• I agreed that the lock screen is fading in importance due to very fast biometrics authentication. No need to put too much efforts in.
  • i'm used to having my phone screen side up on the table and using tap to wake. does that work on any android phone or is there something better that Android has?
    it seems like a lot of phones have the fingerprint on the back so you'd actually have to pick up the phone.
  • Barring the redundancy, it's a great app. I just recently stopped using it for that reason only.
  • Why? If it doesn't make my Android lock screen look like a Windows Phone lock screen there is no point.
  • The way Windows Phone handled it was perfect, as far as I'm concerned. Nobody does it better.
  • Nice app but it's a power guzzler.
  • 3rd party lock screens don't really work on Oreo now, if you set a fingerprint and pin the default lock screen will display asking with a pin in which if you unlock it you get a flash of the custom lock screen but that's it.
  • I was using Next and loved it until my S7 Edge upgraded to Oreo when it became useless. Haven't used it since.
  • "Additionally, in an age where smartphones unlock quickly, the importance of a lock screen has diminished. Face unlock on some phones is so fast that my guess is many users wouldn't notice if there wasn't a lock screen on their device at all." That's me, but with fingerprint. I did the same thing with my HP Elite x3 Windows 10 Mobile device before my BlackBerry Key2. I just unlock and turn on the screen at the same time by touching the fingerprint sensor. I never really look at a lock screen, although now that this article prompted me to I don't really see anything wrong with the one that came with the phone.
  • I would like to see Microsoft add live tile functionality to the launcher app.
  • I used it for a while, but that extra step you have to take to unlock consigned it to the uninstall pile. That and it seems to have been mostly abandoned by MS (as well as their 'Picturesque Lock-screen' App).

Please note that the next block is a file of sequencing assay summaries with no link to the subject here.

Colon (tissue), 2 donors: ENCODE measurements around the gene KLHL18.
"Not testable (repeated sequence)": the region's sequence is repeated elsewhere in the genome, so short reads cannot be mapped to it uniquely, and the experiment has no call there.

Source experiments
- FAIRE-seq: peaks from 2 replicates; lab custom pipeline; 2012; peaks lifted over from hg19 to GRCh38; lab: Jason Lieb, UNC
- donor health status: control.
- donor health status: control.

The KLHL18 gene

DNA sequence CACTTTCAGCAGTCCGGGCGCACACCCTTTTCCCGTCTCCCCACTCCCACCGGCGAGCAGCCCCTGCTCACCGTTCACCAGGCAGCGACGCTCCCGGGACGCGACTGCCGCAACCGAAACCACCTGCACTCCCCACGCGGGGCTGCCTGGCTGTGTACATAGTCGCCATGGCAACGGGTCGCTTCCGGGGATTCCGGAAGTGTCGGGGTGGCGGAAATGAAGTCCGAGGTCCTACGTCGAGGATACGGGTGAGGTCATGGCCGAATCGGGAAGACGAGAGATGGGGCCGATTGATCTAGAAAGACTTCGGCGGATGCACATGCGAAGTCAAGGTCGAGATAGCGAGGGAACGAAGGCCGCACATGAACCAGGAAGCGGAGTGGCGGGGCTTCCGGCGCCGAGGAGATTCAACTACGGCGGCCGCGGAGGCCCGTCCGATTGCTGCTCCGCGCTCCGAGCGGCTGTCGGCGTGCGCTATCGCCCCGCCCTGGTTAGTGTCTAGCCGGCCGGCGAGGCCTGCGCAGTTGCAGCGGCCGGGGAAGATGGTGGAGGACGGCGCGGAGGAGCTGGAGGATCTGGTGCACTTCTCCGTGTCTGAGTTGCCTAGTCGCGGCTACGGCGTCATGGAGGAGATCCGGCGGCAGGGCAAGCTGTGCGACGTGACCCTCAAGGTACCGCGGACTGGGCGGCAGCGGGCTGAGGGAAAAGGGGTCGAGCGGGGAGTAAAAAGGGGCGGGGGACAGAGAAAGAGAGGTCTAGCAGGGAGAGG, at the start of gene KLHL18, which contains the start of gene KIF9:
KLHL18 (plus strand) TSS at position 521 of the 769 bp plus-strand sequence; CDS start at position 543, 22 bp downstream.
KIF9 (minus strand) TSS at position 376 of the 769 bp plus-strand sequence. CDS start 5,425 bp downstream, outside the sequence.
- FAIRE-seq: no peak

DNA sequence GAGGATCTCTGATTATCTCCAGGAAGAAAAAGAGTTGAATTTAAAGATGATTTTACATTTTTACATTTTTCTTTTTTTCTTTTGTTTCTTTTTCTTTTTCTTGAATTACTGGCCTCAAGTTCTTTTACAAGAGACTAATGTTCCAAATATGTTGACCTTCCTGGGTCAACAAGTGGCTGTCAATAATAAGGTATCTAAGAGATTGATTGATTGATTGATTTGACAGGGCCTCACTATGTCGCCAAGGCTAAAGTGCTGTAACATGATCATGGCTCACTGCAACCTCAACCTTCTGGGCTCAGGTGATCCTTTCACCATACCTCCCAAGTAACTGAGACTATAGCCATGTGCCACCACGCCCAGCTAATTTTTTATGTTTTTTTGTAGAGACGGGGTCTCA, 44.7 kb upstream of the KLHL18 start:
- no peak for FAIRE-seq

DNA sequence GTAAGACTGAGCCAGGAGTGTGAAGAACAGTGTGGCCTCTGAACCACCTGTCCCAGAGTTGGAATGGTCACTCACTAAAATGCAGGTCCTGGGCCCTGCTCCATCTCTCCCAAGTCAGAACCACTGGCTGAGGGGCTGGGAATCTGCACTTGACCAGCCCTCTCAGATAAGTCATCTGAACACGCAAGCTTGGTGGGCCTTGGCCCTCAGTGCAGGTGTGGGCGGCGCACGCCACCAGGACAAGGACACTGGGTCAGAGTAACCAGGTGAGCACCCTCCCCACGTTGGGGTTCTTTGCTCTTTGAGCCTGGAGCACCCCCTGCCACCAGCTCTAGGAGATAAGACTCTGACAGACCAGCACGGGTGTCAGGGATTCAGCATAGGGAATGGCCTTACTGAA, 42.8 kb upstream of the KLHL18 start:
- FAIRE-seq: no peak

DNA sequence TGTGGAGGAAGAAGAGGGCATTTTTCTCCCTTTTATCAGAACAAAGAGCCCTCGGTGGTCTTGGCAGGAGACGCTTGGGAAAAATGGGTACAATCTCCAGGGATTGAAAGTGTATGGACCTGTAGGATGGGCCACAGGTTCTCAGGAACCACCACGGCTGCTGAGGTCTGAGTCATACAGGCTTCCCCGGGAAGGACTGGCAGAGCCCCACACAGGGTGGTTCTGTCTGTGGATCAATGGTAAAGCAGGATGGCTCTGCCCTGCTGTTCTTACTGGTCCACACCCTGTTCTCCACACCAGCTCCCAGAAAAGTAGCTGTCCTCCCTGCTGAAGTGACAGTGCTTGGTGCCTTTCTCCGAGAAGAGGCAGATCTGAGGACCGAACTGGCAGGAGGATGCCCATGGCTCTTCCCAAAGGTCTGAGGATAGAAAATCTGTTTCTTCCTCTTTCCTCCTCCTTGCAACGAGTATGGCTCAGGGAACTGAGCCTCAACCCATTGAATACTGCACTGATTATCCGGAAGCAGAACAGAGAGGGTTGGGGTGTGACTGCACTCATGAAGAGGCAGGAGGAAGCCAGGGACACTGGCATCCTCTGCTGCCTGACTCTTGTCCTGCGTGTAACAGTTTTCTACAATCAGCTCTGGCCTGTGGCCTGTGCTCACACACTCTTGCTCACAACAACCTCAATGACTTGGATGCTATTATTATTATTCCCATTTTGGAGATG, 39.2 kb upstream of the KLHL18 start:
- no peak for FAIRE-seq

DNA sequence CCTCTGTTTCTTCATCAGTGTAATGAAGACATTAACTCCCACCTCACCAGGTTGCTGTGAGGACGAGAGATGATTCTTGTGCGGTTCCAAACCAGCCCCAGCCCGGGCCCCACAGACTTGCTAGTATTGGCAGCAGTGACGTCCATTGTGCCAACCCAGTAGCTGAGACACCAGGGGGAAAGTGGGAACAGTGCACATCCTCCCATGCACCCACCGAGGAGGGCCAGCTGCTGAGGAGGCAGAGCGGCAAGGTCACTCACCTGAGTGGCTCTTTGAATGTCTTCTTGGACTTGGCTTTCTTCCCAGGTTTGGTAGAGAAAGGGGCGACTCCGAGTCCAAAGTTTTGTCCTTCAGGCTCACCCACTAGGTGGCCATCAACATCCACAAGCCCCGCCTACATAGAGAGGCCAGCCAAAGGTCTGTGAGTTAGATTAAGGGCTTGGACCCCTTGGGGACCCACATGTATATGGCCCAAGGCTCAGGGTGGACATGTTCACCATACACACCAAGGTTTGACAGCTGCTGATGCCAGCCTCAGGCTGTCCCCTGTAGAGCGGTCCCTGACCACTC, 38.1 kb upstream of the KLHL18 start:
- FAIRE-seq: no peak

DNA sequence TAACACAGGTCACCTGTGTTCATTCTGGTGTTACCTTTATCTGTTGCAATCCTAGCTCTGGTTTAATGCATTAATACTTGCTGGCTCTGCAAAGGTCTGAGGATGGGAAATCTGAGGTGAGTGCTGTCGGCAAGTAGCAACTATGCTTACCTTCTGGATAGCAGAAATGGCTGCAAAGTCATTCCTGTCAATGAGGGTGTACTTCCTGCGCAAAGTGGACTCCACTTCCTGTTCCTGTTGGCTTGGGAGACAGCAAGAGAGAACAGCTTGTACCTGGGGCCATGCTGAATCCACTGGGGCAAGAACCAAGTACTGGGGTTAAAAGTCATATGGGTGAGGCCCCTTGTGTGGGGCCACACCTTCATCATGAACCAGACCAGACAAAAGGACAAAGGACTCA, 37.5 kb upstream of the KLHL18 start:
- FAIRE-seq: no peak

• No, Microsoft should release Andromeda. And yes, such comments will keep appearing if all we can see is that MS is repeatedly incapable of pulling itself together.
  • Not for nothing, but MS *has* pulled itself together. It has done so by ditching Windows Phone (and, really, Windows) and focusing on where it can compete: In the cloud. Sure, it's dead in the water as a consumer-facing company, but it's a massive growth company, now. It's a shame, because I think they are in long-term trouble if they can't get back into the consumer space somehow but, for now, the strategy is working.
  • I think they just merge the next lock screen into Microsoft launcher
  • It is possible to disable default lock screen in MIUI! So, NEXT lock screen looks and feels like native one for Xiaomi phones at least!
  • What absolute BS this is. MS trying to turn someone else's OS into a Windows-like experience and investing squillions to do it. This is so bloody typical of the stupidity of MS today. Why spend the money doing this when they had their own shop? For a fraction of this cost they could/should have ploughed money into their own stuff instead of trying to be "me too". These days under Nutty MS is just brain dead. Turn off the electricity now.
  • Pour recources?! "Resources," probably not.
  • I quite like it, but the ' GPS battery drain' bug stopped me from using it. I do miss the on screen features though, and hope MS will integrate the relevant part of it into the Launcher at some point. It's nice to quickly glance at the screen to see information, instead of having to unlock your phone.
  • No they should pour resources into getting Andromeda ready to go and out the door.
  • It means nothing to me, but there is a huge part of the market that is strongly influenced by flashy, but inconsequential, element like this. MS will and should expend effort as they think best. Historically, MS's decisions in this regard have proven to be ineffective. MS has a lot of starts and stops and restarts, abandoned projects, reimaginings, etc. that have died on the vine. As users, this is frustrating, but with innovation, the opportunity to excel is always paired with the risk of failure.
  • Uninstalled the Microsoft Launcher and kind of find having an outlook installed is enough for me. Not really using anything Microsoft Office related on my Samsung Galaxy S8. Word, power point etc. are more useful on a big screen.
  • "Should Microsoft pour recources into developing Next Lock Screen?" No, recources are too expensive. They should use resources.